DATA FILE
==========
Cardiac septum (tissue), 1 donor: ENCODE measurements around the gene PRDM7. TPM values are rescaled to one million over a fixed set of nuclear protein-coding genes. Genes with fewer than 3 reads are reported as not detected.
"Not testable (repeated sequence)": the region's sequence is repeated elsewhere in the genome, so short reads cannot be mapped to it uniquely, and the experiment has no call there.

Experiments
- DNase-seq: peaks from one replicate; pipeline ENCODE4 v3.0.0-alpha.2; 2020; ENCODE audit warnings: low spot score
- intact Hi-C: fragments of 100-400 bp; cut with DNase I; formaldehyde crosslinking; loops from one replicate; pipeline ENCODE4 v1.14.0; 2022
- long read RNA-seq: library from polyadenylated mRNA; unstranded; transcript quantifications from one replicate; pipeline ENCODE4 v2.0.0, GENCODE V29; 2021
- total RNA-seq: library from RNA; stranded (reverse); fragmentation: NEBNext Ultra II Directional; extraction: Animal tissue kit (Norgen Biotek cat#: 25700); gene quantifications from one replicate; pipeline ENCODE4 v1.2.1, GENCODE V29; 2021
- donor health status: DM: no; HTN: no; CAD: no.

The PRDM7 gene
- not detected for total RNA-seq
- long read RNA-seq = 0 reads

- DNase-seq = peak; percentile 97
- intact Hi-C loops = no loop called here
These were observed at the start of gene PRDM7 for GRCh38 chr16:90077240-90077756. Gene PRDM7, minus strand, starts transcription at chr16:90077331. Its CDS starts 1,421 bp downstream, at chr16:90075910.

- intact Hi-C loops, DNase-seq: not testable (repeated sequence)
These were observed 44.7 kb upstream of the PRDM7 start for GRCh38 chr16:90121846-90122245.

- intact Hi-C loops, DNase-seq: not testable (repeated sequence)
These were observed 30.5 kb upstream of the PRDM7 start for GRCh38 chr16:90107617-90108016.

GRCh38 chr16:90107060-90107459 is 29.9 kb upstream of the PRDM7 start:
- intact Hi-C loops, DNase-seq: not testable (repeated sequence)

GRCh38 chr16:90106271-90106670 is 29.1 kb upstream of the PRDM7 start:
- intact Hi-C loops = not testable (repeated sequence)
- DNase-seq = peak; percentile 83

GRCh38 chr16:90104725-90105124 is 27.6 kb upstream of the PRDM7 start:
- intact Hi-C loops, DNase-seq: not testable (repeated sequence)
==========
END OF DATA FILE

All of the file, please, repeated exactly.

Cardiac septum (tissue), 1 donor: ENCODE measurements around the gene PRDM7. TPM values are rescaled to one million over a fixed set of nuclear protein-coding genes. Genes with fewer than 3 reads are reported as not detected.
"Not testable (repeated sequence)": the region's sequence is repeated elsewhere in the genome, so short reads cannot be mapped to it uniquely, and the experiment has no call there.

Experiments
- DNase-seq: peaks from one replicate; pipeline ENCODE4 v3.0.0-alpha.2; 2020; ENCODE audit warnings: low spot score
- intact Hi-C: fragments of 100-400 bp; cut with DNase I; formaldehyde crosslinking; loops from one replicate; pipeline ENCODE4 v1.14.0; 2022
- long read RNA-seq: library from polyadenylated mRNA; unstranded; transcript quantifications from one replicate; pipeline ENCODE4 v2.0.0, GENCODE V29; 2021
- total RNA-seq: library from RNA; stranded (reverse); fragmentation: NEBNext Ultra II Directional; extraction: Animal tissue kit (Norgen Biotek cat#: 25700); gene quantifications from one replicate; pipeline ENCODE4 v1.2.1, GENCODE V29; 2021
- donor health status: DM: no; HTN: no; CAD: no.

The PRDM7 gene
- not detected for total RNA-seq
- long read RNA-seq = 0 reads

- DNase-seq = peak; percentile 97
- intact Hi-C loops = no loop called here
These were observed at the start of gene PRDM7 for GRCh38 chr16:90077240-90077756. Gene PRDM7, minus strand, starts transcription at chr16:90077331. Its CDS starts 1,421 bp downstream, at chr16:90075910.

- intact Hi-C loops, DNase-seq: not testable (repeated sequence)
These were observed 44.7 kb upstream of the PRDM7 start for GRCh38 chr16:90121846-90122245.

- intact Hi-C loops, DNase-seq: not testable (repeated sequence)
These were observed 30.5 kb upstream of the PRDM7 start for GRCh38 chr16:90107617-90108016.

GRCh38 chr16:90107060-90107459 is 29.9 kb upstream of the PRDM7 start:
- intact Hi-C loops, DNase-seq: not testable (repeated sequence)

GRCh38 chr16:90106271-90106670 is 29.1 kb upstream of the PRDM7 start:
- intact Hi-C loops = not testable (repeated sequence)
- DNase-seq = peak; percentile 83

GRCh38 chr16:90104725-90105124 is 27.6 kb upstream of the PRDM7 start:
- intact Hi-C loops, DNase-seq: not testable (repeated sequence)